While the impact of Britain’s exit from the EU, or so called Brexit, on UK’s economy and future prospects remains uncertain at this moment, one thing is clear. The drop in pound value in the short term can be a boon for aspiring students wishing to study in the UK as they now have to pay fewer Indian rupees compared to what they would have paid a month ago. They would also have to spend less in rupee terms on their living expenses. For instance, for a one year Masters course at a London based university one would have to pay nearly £22,000 towards tuition fee and £12,000 on living expenses, a total of £34,000. Prior to Brexit vote, this would have meant spending roughly 34 lakh rupees. At today’s exchange rate, this amounts to nearly 30 lakh rupees. Applications for most courses are closed by this time of the year but it might be worth keeping an eye on the admission sites of your top choice universities.


Desi groups keep culture alive in foreign land

HT 2016
It has been nearly six years since I moved abroad and in these years my desire to learn more about India’s heritage, traditions and culture and celebrate them have only deepened. My discussions with friends reveal that I am not the only one who feels this way. Thankfully, there are Indian community groups across the UK that bring people of the Indian diaspora together through cultural celebrations and meet-ups and provide them with a sense of familiarity in a foreign land.

Apparently, there are hundreds of such local groups across the country and these are either run voluntarily by members of the community, or as a charity. Some charge a membership fee while most collect a small amount only for attending events. Almost all major festivals, from Durga Puja to Holi are celebrated by community groups with great zeal in the same way as cultural fairs are celebrated in India, complete with stalls selling Indian food, jewellery, dresses and handicrafts. Chants, Indian music and dances complete the show.

Connecting with your roots
Most of these groups were formed several years ago with the simple aim of bringing together Indians living in their local areas. Where I live, a voluntary group of local residents aptly named Prabashi to symbolise an Indian living outside his country, recently organised its seventh annual saraswati puja (a ceremony to worship Goddess Saraswati who symbolises knowledge and learning).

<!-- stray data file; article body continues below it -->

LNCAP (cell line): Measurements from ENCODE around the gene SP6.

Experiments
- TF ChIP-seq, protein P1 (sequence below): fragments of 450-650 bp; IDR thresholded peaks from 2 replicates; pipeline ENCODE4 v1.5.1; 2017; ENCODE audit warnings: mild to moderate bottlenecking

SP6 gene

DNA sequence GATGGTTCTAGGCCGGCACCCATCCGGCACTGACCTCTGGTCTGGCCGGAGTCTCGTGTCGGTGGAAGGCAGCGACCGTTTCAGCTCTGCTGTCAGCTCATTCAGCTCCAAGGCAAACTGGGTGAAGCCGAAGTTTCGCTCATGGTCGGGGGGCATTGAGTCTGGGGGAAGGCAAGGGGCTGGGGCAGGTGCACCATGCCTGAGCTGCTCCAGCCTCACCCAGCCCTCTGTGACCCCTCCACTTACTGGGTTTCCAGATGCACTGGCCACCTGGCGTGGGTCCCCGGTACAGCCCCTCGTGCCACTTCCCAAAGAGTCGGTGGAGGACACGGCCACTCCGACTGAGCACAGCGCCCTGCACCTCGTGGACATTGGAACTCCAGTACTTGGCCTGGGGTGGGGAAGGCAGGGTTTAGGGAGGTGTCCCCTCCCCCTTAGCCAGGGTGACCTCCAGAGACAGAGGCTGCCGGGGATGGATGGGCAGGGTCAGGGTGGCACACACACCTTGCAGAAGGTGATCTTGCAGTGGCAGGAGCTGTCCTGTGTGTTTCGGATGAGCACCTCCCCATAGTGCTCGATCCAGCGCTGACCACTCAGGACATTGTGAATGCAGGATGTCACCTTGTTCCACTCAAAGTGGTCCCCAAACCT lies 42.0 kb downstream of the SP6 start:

In the run up to the event, one of the members kindly hosted Bollywood dance practice sessions for children at her home. This reminded me of my growing up years in India where one of my mother’s friends in the neighbourhood would teach us kids to perform at local cultural gatherings.

The actual event saw participation from hundreds of Indians living in my locality and surrounding towns and made me feel festive and connected with my Indian roots. With a priest performing the religious ceremonies, women decked up in sarees and children performing saraswati  vandana, dancing on Bollywood songs and playing Jan Gan Man (India’s national anthem) in front of an audience, I forgot for a moment that I was in London.

By organising cultural events, community groups such as Prabashi play a pivotal role in passing on the knowledge of Indian culture to the children of first generation migrants.

Recreating India’s communities
Several groups go beyond celebrating festivals and serve a larger role in the community. For instance, there are groups that organise meetings for the elderly where passages from the Bhagvad Gita (Hindu scripture) are read and language related assistance is provided in filling forms. There are others that host monthly gatherings for women. Activities like yoga and meditation workshops are fairly common too.

To my mind, such initiatives help one feel at home in a new country. The greatest pleasure is simply in knowing that there is a familiar community that understands your culture, your yearning and will always be your home away from home.

(First published in Hindustan Times on 19 Feb 2016)